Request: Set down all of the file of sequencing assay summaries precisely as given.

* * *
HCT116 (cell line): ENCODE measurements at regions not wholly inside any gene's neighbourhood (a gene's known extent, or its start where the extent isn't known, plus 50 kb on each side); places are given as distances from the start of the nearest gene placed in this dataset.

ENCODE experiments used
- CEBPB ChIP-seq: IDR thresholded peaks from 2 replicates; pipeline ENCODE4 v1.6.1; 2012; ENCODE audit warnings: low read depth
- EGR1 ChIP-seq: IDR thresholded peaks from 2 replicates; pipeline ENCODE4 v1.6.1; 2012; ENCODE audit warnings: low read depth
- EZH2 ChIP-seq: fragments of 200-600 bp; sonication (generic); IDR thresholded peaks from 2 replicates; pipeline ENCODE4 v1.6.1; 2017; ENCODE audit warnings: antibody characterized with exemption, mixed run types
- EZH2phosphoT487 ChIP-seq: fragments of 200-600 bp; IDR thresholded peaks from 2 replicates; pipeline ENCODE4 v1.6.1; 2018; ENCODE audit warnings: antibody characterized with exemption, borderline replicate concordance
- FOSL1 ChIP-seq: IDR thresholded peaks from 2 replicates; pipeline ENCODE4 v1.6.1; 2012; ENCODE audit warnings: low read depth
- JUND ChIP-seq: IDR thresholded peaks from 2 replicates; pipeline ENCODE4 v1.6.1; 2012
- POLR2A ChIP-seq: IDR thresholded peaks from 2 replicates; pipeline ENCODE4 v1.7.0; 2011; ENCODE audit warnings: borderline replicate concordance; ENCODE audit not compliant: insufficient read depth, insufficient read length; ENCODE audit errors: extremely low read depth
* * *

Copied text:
HCT116 (cell line): ENCODE measurements at regions not wholly inside any gene's neighbourhood (a gene's known extent, or its start where the extent isn't known, plus 50 kb on each side); places are given as distances from the start of the nearest gene placed in this dataset.

ENCODE experiments used
- CEBPB ChIP-seq: IDR thresholded peaks from 2 replicates; pipeline ENCODE4 v1.6.1; 2012; ENCODE audit warnings: low read depth
- EGR1 ChIP-seq: IDR thresholded peaks from 2 replicates; pipeline ENCODE4 v1.6.1; 2012; ENCODE audit warnings: low read depth
- EZH2 ChIP-seq: fragments of 200-600 bp; sonication (generic); IDR thresholded peaks from 2 replicates; pipeline ENCODE4 v1.6.1; 2017; ENCODE audit warnings: antibody characterized with exemption, mixed run types
- EZH2phosphoT487 ChIP-seq: fragments of 200-600 bp; IDR thresholded peaks from 2 replicates; pipeline ENCODE4 v1.6.1; 2018; ENCODE audit warnings: antibody characterized with exemption, borderline replicate concordance
- FOSL1 ChIP-seq: IDR thresholded peaks from 2 replicates; pipeline ENCODE4 v1.6.1; 2012; ENCODE audit warnings: low read depth
- JUND ChIP-seq: IDR thresholded peaks from 2 replicates; pipeline ENCODE4 v1.6.1; 2012
- POLR2A ChIP-seq: IDR thresholded peaks from 2 replicates; pipeline ENCODE4 v1.7.0; 2011; ENCODE audit warnings: borderline replicate concordance; ENCODE audit not compliant: insufficient read depth, insufficient read length; ENCODE audit errors: extremely low read depth